SPOTLIGHTED PODCAST ALERT (YOUR ARTICLE BEGINS A FEW INCHES DOWN)...
One of the key reasons why WWE is able to go live with Smackdown on Tuesday nights starting in July is a major upgrade to their TV production capabilities.
SportsVideo.org published an interesting article on WWE upgrading their on-site production with new “state-of-the-art NEP production trucks.”
WWE executive Duncan Leslie said WWE outgrew their previous NEP mobile units due to the growing WWE Network requirements for live satellite feeds and the ever-growing WrestleMania live event.
“It’s very exciting, and it’s very rewarding to have these new platforms. We knew that we had maxed out Red and Black and needed to expand. Now we can give production the professional workspace and technical firepower that they deserve,” says Duncan Leslie. “It was a very organic build and a real team effort between WWE staff, NEP, freelancers, and vendors from start to finish because of the complexity involved. That allowed a pretty seamless transition and some brand-new systems to be introduced.”
The new fleet of production trucks were introduced on April 25 for a Raw TV taping. Part of the transition was going to a tape-less recording set-up.
“The move from tape to tapeless was a process,” said Glen Levine of NEP, “and a joint venture between the guys in the field, our integration department, and their organization in Stamford. But that workflow is totally new to them and somewhat unique to an entertainment-style client.”
Another challenge was transitioning to new the fleet of production trucks with all kinds of new bells & whistles and capabilities was keeping the same process in-place for everyone to work together.
“WWE does an awful lot of television shows throughout the year. They don’t like change because they’re a very well-oiled machine,” said Levine. “They go into venues in the morning, do massive productions, and then get out in the evening and go to another city. So, from a production standpoint, they were looking for minimal change. There was a lot of focus on keeping things very similar for the producer and the director but still adding to the areas that were in need of expansion, especially graphics and replay, which have become a big part of their show.”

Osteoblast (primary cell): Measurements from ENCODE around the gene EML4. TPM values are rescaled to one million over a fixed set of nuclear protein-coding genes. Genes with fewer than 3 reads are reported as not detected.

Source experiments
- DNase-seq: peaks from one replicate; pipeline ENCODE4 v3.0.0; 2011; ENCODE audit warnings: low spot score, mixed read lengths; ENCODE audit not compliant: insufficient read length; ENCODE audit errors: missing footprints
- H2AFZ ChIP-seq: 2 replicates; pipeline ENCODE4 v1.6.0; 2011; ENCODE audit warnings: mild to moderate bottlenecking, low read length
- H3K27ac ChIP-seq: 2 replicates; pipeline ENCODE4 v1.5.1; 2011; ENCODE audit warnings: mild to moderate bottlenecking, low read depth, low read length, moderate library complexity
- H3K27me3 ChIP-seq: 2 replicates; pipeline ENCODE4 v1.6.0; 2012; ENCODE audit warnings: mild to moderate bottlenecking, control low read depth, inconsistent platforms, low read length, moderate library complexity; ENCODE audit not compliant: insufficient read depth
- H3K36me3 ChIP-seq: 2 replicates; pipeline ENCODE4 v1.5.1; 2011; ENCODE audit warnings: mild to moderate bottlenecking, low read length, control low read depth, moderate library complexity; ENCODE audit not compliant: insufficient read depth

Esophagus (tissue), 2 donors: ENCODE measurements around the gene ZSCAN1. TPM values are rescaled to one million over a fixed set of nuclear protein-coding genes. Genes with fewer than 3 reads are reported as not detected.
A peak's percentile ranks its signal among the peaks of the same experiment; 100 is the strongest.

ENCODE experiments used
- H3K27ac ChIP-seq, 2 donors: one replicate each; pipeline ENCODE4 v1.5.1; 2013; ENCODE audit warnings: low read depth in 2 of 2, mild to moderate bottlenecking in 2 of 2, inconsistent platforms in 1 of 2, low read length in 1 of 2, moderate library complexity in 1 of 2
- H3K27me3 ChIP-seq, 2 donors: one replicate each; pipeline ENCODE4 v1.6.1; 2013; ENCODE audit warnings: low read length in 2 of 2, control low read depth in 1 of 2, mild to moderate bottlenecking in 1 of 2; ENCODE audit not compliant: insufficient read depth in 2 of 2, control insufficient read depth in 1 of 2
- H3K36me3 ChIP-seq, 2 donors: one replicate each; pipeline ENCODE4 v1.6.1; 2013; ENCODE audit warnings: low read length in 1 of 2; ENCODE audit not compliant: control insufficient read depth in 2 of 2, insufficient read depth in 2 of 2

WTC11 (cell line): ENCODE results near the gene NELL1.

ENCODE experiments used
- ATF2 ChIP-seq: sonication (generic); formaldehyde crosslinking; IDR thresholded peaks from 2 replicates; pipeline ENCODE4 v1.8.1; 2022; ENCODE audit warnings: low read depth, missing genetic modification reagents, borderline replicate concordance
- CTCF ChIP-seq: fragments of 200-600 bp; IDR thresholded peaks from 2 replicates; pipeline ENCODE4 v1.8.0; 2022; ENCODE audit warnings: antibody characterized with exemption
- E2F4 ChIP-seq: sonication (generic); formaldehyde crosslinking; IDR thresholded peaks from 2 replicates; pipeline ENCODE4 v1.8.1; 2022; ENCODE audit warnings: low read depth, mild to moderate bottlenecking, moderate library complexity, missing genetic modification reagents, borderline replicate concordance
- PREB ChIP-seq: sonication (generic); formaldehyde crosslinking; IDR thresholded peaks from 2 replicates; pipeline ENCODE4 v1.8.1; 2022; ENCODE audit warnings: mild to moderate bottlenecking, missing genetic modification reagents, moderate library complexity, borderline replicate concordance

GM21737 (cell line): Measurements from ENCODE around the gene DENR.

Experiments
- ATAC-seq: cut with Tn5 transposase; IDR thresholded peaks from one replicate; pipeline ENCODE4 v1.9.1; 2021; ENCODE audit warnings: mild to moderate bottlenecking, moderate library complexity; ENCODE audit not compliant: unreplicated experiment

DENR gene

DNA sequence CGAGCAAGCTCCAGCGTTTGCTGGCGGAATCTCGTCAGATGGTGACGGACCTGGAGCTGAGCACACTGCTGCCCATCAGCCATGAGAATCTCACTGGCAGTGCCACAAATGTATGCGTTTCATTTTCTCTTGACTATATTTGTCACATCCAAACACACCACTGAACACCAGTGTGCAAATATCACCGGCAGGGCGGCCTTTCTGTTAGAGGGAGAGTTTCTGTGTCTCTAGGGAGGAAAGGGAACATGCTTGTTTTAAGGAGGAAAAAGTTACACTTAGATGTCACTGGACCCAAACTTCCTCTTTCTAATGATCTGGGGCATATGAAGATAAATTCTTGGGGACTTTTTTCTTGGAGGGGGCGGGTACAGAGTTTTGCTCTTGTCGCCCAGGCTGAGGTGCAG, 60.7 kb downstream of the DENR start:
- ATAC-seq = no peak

The other key was making the trucks suitable for even more Network programming delivery as part of WWE’s long-term content strategy.
“WWE Network had a big impact on [the truck design],” said WWE executive Mike Grossman. “The network requires a pretty significant amount of shoulder programming, and we also had to expand our production capabilities in terms of multi-languaging. We’re even expanding what we do with our core product as well as all these other ancillary shows we’re adding. The new trucks have helped us accommodate a lot of that.”
All of the changes were necessary, especially if WWE was going to add two hours of live programming to the weekly schedule, as opposed to just taping Smackdown on Tuesday nights.
“The overall WrestleMania scope has grown outside of just one show; it’s now a number of shows across the region where it is held, and they are managing dozens of inbound and outbound [feeds],” said Levine. “So the trucks started to explode at the seams over the past couple years, and the infrastructure just wasn’t supporting it. After lots of discussion, it became apparent that there were better-streamlined ways to do things for future growth.”
It helps that WWE has locked in key TV agreements in the U.S. and internationally that will kick in millions of dollars in 2016, 2017, and beyond to pay for the production upgrade.